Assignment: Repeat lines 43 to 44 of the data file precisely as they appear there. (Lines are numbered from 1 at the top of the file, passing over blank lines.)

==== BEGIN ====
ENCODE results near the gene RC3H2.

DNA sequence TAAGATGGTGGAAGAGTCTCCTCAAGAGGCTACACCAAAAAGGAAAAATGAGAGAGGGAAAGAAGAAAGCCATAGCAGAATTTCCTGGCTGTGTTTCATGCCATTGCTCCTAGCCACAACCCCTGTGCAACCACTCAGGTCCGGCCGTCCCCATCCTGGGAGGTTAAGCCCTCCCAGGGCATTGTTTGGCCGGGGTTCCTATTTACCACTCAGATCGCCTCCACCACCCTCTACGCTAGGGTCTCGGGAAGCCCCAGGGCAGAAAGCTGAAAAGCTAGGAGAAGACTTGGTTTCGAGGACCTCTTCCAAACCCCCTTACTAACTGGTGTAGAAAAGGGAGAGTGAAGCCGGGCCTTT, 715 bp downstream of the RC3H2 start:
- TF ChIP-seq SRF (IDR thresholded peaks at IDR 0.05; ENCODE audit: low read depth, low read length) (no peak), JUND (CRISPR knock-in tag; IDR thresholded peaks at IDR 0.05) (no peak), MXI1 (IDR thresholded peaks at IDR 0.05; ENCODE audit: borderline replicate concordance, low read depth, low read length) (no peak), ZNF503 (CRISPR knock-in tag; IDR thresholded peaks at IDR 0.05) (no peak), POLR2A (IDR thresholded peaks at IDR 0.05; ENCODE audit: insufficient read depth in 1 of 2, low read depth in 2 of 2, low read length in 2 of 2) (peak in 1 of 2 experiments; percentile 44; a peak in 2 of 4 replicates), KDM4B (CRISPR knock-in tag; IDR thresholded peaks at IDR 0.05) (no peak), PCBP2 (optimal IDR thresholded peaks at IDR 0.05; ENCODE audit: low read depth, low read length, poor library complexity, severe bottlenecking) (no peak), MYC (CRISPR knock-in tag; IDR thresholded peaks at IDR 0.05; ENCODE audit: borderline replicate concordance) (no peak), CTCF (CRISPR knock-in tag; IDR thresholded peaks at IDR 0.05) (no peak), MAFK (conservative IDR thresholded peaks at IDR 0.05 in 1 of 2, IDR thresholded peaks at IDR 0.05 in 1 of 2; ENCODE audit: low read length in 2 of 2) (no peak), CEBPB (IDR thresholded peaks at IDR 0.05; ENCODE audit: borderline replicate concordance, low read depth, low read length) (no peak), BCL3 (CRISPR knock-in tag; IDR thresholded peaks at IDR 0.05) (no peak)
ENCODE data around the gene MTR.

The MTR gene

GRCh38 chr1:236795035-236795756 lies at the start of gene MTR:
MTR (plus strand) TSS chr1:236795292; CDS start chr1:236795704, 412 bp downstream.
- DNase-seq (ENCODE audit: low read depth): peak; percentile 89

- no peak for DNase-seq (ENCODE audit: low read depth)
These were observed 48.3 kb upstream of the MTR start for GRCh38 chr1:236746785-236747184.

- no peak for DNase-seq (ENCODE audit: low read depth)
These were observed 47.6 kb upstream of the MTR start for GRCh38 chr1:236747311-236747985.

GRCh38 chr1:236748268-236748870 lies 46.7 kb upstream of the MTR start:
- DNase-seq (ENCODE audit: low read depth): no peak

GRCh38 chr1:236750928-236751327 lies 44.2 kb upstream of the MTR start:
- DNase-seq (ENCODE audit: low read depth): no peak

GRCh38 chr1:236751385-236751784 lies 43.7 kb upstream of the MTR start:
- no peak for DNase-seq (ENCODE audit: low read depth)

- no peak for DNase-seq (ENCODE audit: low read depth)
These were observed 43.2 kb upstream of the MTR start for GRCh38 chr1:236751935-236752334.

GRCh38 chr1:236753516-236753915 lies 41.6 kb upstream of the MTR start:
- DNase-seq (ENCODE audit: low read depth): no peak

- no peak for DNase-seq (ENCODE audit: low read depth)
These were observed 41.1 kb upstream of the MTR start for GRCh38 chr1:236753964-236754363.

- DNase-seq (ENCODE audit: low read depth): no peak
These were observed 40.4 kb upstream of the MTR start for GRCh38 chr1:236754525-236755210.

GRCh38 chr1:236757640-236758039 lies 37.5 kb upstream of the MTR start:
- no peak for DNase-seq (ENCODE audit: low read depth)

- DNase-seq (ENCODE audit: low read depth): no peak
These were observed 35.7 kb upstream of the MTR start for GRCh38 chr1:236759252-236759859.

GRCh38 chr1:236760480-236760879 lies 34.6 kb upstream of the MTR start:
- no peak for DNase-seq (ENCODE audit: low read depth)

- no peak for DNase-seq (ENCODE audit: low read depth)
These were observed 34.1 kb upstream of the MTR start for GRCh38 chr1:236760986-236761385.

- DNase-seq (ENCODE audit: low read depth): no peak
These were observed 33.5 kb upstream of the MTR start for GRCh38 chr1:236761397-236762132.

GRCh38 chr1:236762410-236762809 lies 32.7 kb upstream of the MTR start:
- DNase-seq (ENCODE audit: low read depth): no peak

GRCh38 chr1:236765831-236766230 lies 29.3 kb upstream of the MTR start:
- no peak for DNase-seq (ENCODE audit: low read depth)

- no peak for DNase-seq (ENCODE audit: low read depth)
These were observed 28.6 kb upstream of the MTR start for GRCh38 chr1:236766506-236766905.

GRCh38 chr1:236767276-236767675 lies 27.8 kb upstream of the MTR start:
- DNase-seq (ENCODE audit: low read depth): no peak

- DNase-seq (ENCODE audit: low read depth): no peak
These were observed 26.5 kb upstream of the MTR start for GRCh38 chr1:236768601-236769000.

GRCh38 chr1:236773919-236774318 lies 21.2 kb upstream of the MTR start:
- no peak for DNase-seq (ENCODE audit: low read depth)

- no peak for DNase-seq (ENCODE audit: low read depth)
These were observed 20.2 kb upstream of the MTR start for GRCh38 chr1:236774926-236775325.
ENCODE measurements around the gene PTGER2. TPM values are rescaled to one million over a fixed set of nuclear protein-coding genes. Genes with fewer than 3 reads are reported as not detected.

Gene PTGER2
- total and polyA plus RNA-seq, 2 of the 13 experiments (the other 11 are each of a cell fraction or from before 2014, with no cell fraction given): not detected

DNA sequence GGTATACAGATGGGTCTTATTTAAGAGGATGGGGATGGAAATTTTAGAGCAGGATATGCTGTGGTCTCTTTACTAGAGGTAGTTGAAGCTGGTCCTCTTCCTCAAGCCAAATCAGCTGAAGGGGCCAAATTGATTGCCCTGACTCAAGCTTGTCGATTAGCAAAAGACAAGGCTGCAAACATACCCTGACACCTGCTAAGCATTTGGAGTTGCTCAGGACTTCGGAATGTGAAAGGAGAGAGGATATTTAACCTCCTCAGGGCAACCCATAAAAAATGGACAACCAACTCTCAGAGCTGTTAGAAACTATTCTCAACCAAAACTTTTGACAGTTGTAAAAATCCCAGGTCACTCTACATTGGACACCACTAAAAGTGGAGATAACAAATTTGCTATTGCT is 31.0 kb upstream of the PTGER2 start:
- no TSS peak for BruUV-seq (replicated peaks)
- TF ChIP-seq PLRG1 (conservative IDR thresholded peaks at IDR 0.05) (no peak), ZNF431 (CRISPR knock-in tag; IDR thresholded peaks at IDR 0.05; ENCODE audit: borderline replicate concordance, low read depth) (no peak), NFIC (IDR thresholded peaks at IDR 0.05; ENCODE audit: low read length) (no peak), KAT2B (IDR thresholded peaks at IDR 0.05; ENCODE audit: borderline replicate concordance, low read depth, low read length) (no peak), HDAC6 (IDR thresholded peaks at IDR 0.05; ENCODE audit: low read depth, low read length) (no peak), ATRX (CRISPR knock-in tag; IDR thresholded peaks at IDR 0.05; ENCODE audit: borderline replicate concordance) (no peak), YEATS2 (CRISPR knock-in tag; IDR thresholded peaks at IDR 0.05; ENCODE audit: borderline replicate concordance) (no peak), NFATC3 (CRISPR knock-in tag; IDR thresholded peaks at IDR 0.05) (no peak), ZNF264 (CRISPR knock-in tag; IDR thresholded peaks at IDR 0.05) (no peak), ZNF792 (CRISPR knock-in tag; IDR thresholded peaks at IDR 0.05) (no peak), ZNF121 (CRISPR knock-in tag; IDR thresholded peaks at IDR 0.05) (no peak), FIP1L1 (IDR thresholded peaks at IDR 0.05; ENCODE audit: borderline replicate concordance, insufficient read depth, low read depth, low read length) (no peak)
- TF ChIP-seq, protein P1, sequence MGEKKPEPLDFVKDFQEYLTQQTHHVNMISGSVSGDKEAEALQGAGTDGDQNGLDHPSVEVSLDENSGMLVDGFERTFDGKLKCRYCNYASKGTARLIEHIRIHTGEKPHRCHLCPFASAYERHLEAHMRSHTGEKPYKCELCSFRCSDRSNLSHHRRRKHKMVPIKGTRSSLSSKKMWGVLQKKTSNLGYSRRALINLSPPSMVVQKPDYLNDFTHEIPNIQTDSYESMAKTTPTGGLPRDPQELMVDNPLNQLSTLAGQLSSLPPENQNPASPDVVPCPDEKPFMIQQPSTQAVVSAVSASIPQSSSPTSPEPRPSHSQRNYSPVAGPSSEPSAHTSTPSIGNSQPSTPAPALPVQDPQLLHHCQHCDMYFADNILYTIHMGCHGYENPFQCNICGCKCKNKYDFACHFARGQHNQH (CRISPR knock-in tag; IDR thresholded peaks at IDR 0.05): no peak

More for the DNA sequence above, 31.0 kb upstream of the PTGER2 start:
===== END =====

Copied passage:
GRCh38 chr1:236767276-236767675 lies 27.8 kb upstream of the MTR start:
- DNase-seq (ENCODE audit: low read depth): no peak